It appears the city will not be a tenant in the new courthouse in downtown Tucson even though there was an apparent agreement going back nearly a decade.
The county started construction on the $70 million project, which was approved by voters in a 2004 bond election, earlier this year.
The project is well over budget because of the unexpected cost to move a cemetery which was found on the grounds. 2300 graves, many of them 19th century soldiers, had to be moved at a cost of $25 million.
The project has been scaled back but it was thought the city would pay $17 million for tenant improvements inside the building.
The city says it can no longer afford the price tag.
"We owe it to our taxpayers and constituents to make a good deal," says Tucson's Mayor Jonathan Rothschild.
The city says $12 million of that bond money should have been used as its share but it was moved around and spent elsewhere.
The city believes if it's required to come up with another $17 million, that's double taxation on the taxpayer.
"We offered the best deal to the county given our needs over the next three or four years in regards to police, in regards to fire, in regards to transit," says Rothschild. "We thought it was a fair deal."
But the county doesn't and is prepared to go it alone.
"We're going to scrape up some money," says District Five County Supervisor Richard Elias. "We're also not going to build out all the floors."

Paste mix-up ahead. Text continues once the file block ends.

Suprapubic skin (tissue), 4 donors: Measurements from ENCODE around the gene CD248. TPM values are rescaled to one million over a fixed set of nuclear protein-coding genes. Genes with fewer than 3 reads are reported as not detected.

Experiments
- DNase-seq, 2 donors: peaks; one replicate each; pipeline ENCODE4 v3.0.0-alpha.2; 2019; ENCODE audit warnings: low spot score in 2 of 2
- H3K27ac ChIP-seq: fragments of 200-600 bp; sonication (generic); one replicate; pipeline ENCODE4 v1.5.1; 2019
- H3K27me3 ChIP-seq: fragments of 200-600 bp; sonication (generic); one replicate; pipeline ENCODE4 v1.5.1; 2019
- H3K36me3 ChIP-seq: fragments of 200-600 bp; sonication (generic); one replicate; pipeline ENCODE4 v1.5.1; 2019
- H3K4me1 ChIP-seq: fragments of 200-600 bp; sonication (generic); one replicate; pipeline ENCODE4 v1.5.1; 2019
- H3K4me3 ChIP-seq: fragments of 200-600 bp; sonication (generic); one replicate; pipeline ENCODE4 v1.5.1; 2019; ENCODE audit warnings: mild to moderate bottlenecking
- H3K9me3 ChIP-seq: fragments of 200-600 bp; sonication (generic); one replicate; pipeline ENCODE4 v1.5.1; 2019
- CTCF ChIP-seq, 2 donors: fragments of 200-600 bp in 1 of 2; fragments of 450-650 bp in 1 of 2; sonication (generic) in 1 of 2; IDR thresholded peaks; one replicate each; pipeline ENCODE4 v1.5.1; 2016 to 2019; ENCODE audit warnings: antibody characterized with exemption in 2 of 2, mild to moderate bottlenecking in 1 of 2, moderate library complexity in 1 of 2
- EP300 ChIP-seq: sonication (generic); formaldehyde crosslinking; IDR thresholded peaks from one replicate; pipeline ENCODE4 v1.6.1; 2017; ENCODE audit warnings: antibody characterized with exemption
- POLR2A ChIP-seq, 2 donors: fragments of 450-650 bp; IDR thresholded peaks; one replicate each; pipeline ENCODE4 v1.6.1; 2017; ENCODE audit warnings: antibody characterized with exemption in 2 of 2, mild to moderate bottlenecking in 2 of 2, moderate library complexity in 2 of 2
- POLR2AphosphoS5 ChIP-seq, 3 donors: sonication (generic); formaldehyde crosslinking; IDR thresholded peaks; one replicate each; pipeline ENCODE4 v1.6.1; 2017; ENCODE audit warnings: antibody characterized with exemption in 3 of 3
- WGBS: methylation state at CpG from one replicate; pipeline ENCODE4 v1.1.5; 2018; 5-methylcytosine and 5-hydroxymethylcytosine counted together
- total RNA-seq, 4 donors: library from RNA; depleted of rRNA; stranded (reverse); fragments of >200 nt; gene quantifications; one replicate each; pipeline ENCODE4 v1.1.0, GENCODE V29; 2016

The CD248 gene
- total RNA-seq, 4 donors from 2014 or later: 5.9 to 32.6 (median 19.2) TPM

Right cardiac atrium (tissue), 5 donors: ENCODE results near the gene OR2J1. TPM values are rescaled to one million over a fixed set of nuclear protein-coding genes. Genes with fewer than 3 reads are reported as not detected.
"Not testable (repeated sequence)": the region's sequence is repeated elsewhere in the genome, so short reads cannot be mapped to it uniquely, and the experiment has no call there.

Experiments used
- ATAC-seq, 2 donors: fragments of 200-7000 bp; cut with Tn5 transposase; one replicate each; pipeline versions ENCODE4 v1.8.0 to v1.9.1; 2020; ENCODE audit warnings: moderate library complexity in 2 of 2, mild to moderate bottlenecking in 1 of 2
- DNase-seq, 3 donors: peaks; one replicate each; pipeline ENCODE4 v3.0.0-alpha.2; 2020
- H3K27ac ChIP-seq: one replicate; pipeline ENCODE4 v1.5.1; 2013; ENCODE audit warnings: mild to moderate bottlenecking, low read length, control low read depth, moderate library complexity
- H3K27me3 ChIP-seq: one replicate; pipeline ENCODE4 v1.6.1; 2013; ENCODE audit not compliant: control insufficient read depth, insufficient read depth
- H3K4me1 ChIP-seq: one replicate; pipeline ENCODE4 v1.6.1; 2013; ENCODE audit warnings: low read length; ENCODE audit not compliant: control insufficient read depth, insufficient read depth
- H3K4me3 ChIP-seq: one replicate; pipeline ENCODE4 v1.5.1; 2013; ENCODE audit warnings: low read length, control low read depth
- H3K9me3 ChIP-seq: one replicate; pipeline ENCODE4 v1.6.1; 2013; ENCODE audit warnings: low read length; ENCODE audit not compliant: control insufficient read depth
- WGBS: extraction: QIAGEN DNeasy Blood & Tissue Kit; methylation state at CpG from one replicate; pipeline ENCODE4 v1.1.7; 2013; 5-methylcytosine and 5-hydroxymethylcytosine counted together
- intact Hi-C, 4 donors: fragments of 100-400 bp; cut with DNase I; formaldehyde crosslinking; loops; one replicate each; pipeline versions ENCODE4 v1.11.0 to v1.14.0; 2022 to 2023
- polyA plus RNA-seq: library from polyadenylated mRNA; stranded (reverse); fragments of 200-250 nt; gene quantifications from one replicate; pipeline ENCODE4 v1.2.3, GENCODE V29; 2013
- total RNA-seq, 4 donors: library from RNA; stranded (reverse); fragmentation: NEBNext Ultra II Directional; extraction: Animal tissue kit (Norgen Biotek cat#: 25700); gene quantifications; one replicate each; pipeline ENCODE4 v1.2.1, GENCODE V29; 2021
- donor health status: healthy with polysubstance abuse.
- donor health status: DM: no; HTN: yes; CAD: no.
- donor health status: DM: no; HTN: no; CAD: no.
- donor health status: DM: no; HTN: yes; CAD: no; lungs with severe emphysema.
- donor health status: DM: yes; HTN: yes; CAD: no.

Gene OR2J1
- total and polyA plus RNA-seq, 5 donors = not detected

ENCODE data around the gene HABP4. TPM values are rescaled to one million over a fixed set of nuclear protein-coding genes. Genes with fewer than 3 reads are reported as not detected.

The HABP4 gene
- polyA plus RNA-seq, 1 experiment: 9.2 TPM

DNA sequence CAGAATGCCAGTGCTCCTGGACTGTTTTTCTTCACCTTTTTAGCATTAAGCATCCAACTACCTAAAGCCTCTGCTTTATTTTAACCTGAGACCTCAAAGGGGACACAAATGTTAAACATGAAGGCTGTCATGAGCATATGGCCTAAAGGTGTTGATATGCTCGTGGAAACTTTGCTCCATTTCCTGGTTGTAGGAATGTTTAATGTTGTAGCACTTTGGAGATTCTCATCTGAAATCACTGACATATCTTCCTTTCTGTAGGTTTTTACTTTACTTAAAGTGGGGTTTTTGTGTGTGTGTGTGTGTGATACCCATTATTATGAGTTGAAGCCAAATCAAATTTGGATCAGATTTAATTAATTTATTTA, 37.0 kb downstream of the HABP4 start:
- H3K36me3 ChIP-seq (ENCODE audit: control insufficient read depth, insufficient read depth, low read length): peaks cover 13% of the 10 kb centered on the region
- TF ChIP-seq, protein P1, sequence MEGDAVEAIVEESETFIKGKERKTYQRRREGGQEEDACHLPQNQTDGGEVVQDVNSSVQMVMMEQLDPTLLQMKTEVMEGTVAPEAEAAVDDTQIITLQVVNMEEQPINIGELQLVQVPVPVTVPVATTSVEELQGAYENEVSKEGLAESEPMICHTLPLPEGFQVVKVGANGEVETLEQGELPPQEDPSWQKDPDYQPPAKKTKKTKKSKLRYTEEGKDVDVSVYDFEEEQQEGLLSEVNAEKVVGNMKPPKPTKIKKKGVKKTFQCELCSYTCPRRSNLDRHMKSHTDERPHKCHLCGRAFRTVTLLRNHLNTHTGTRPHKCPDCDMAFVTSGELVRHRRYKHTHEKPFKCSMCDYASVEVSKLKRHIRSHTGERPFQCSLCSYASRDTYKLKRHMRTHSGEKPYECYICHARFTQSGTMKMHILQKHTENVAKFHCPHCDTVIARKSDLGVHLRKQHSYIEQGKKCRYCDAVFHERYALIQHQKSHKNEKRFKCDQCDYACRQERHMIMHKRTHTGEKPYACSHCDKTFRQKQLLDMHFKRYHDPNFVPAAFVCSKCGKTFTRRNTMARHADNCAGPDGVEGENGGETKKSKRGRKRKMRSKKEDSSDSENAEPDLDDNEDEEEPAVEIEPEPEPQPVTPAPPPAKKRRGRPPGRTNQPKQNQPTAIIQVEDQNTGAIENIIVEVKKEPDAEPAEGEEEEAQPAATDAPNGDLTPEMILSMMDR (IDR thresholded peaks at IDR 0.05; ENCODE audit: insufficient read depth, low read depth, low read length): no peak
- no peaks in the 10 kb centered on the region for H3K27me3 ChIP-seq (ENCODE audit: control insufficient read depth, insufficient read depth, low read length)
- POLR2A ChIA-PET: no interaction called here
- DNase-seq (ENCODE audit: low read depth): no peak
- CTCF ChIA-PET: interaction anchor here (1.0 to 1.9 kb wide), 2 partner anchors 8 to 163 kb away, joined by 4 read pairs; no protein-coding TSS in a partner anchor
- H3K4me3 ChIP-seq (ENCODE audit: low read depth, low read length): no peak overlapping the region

New construction plans are being forwarded right now.
"I have no animosity towards the city over this situation," says Elias. "I have no bad feelings whatsoever."
Still, Elias, as do many others, feel the city and county had a deal to move forward. But he adds, the county started construction without a legal, binding contract because the money needed "to be put out there to create jobs."
Elias says "I think we thought we had a good partnership that was going to work."
The county says it needs new courtroom space because the old courthouse which was built in 1972 has grown overcrowded.
The city wants to move out of its downtown courthouse, which is a converted parking garage with security issues and dilapidated conditions. It's also open air which means when the weather is bad outside, it's also bad inside.
If the county doesn't like the deal offered by the city "we'll fix the old courthouse," says Mayor Rothschild.
The two sides could eventually work out a deal but likely not before the city's budget picture looks better and that could be years.
"We feel like we can fill up the building," says Elias.
The county recently bought the old HUD building in downtown to house some of its courts but if the city doesn't move in to the new courthouse, there's some question whether that building is needed.
It was thought the city would occupy 54% of the new courthouse and the county 46%.
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